Now that you’ve learned how to crunch your content, let’s look at some more advanced server- and client-side techniques for increasing web performance.
On the server side, this chapter explores methods that you can use to boost performance by:
Optimizing parallel downloads
Caching frequently used objects
Using HTTP compression
Deploying delta encoding
Rewriting URIs with
On the client side, we’ll investigate procedures that you can use to improve the speed of content delivery. Although these techniques take some additional effort, they boost both perceived and actual web page speed.
This section explores some server-side techniques that you can use to boost your site’s performance. Note that some of these techniques are hybrids, combining server-side settings with concomitant client-side modifications. For more on server-side performance optimization, you can also check out Web Performance Tuning: Speeding Up the Web, by Patrick Killelea (O’Reilly).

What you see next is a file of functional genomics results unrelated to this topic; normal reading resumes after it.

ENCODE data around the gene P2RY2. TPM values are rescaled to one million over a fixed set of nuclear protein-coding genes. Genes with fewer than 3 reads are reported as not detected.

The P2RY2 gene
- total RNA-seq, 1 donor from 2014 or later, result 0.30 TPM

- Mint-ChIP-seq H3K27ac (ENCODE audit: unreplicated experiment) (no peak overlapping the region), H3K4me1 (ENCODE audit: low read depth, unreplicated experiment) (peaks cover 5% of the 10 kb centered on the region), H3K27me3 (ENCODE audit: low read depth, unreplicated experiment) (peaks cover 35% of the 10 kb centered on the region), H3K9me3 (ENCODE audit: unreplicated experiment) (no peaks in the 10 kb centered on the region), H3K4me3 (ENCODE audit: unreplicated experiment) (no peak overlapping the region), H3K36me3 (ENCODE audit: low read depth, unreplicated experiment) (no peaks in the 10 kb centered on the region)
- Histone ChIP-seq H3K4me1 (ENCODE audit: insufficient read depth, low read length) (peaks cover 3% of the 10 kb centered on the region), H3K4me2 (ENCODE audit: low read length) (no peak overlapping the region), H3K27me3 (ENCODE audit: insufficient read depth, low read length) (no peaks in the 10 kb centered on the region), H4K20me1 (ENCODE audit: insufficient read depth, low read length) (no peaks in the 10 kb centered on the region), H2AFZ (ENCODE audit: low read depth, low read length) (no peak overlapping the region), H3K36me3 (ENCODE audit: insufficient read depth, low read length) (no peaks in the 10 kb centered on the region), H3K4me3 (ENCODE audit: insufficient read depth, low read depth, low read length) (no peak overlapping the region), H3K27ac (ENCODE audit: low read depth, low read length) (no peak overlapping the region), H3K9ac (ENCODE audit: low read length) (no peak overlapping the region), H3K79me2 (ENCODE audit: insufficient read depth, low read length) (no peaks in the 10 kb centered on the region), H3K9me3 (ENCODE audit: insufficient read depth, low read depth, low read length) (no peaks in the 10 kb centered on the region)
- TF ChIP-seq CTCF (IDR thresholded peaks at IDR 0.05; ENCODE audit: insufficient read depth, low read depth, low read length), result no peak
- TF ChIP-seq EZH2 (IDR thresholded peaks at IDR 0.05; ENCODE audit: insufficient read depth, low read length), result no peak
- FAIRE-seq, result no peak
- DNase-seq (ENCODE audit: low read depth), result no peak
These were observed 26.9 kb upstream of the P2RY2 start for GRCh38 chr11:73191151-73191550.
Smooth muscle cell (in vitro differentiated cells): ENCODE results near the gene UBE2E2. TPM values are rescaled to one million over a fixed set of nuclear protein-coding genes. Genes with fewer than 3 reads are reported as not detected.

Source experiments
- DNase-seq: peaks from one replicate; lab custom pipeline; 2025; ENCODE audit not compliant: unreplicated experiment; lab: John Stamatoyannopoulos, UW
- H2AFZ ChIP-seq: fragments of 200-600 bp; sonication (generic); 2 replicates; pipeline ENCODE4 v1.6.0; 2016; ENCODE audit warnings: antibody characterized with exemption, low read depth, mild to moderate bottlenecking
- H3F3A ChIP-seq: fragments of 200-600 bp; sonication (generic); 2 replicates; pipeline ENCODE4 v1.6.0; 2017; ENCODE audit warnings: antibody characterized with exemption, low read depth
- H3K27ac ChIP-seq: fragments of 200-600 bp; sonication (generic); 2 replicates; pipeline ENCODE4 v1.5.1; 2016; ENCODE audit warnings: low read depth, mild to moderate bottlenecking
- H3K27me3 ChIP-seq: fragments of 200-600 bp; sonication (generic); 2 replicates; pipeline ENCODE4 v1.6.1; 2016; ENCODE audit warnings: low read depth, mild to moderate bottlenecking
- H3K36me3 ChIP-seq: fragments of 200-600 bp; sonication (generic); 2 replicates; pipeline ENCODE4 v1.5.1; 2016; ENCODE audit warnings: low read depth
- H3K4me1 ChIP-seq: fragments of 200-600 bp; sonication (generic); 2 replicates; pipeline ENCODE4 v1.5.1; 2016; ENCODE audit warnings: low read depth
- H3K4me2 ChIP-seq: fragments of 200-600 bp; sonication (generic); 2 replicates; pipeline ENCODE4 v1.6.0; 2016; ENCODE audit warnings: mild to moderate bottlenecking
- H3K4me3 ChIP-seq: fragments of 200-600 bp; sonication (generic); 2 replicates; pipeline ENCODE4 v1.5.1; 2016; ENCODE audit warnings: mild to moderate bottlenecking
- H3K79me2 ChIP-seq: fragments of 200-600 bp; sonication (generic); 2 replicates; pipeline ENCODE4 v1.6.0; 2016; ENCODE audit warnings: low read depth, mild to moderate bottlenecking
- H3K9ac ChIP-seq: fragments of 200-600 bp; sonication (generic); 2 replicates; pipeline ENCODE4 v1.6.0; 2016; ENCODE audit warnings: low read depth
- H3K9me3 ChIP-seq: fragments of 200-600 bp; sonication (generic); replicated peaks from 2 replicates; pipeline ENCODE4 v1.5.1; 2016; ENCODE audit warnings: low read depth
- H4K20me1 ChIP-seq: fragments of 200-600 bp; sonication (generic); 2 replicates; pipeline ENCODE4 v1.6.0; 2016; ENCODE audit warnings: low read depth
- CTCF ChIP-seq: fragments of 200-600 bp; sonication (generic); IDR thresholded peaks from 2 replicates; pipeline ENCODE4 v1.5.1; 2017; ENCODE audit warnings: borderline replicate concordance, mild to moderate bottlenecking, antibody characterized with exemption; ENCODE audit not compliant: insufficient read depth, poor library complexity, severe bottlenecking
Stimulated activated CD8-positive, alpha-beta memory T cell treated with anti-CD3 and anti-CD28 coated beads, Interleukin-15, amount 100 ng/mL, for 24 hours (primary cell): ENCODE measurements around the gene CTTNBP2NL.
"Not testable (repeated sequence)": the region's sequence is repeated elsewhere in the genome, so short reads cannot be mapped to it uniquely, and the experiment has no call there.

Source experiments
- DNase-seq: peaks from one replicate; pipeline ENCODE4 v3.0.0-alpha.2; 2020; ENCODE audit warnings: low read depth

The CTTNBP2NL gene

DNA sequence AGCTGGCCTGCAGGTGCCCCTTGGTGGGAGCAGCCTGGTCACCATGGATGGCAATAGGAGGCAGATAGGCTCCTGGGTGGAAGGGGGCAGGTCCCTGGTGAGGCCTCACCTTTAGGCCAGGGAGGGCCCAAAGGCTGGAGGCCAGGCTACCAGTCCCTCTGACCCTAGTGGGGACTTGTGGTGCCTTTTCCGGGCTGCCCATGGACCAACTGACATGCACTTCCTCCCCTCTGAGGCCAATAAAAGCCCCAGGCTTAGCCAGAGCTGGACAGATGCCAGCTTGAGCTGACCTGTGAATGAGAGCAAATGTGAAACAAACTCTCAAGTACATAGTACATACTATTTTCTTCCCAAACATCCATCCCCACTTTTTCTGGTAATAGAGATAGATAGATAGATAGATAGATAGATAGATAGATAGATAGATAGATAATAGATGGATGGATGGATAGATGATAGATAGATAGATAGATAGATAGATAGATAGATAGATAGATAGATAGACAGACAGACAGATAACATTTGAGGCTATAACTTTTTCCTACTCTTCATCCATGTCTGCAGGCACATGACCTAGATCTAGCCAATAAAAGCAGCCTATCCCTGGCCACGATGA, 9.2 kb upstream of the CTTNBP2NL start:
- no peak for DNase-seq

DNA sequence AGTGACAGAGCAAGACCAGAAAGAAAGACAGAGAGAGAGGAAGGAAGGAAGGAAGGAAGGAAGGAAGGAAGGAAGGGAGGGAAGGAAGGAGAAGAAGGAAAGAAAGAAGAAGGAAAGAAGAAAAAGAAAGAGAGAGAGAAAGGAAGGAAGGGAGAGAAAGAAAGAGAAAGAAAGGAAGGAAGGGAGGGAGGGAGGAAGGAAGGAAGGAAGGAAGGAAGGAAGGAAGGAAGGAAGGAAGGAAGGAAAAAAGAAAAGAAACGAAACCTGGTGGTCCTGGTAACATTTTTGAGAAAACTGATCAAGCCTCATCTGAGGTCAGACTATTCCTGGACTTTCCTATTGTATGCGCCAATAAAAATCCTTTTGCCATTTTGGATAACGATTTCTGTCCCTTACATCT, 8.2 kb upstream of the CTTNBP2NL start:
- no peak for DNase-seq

The HTTP 1.1 specification recommends that browsers limit downloads to two objects per hostname. This recommendation was created in 1999, in the days of dial-up and less robust proxy servers. Most browsers default to this limit. Although users can change these defaults, most don’t bother to do so. For sites hosted on one domain, the result is slower load times with objects loaded two at a time.
Now that bandwidth and proxy ...